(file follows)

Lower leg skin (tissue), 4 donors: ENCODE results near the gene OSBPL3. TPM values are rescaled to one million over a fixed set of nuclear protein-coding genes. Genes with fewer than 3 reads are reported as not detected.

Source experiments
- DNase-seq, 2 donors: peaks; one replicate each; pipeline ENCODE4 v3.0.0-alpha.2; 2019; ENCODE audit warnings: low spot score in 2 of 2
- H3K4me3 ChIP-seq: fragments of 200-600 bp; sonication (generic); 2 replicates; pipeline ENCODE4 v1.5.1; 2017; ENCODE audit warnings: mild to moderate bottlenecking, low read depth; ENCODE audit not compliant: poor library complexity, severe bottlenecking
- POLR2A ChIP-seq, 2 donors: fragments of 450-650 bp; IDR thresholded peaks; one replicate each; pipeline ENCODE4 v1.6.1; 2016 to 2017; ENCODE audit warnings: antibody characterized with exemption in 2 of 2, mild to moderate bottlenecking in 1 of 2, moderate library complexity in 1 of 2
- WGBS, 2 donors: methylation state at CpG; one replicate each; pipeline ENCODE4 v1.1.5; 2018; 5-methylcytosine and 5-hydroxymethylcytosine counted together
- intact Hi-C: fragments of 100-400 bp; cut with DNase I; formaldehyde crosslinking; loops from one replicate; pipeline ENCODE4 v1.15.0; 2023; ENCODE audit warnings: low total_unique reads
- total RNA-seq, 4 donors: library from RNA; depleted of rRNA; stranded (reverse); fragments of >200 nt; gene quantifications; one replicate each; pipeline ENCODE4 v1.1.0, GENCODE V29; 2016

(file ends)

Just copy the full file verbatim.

Lower leg skin (tissue), 4 donors: ENCODE results near the gene OSBPL3. TPM values are rescaled to one million over a fixed set of nuclear protein-coding genes. Genes with fewer than 3 reads are reported as not detected.

Source experiments
- DNase-seq, 2 donors: peaks; one replicate each; pipeline ENCODE4 v3.0.0-alpha.2; 2019; ENCODE audit warnings: low spot score in 2 of 2
- H3K4me3 ChIP-seq: fragments of 200-600 bp; sonication (generic); 2 replicates; pipeline ENCODE4 v1.5.1; 2017; ENCODE audit warnings: mild to moderate bottlenecking, low read depth; ENCODE audit not compliant: poor library complexity, severe bottlenecking
- POLR2A ChIP-seq, 2 donors: fragments of 450-650 bp; IDR thresholded peaks; one replicate each; pipeline ENCODE4 v1.6.1; 2016 to 2017; ENCODE audit warnings: antibody characterized with exemption in 2 of 2, mild to moderate bottlenecking in 1 of 2, moderate library complexity in 1 of 2
- WGBS, 2 donors: methylation state at CpG; one replicate each; pipeline ENCODE4 v1.1.5; 2018; 5-methylcytosine and 5-hydroxymethylcytosine counted together
- intact Hi-C: fragments of 100-400 bp; cut with DNase I; formaldehyde crosslinking; loops from one replicate; pipeline ENCODE4 v1.15.0; 2023; ENCODE audit warnings: low total_unique reads
- total RNA-seq, 4 donors: library from RNA; depleted of rRNA; stranded (reverse); fragments of >200 nt; gene quantifications; one replicate each; pipeline ENCODE4 v1.1.0, GENCODE V29; 2016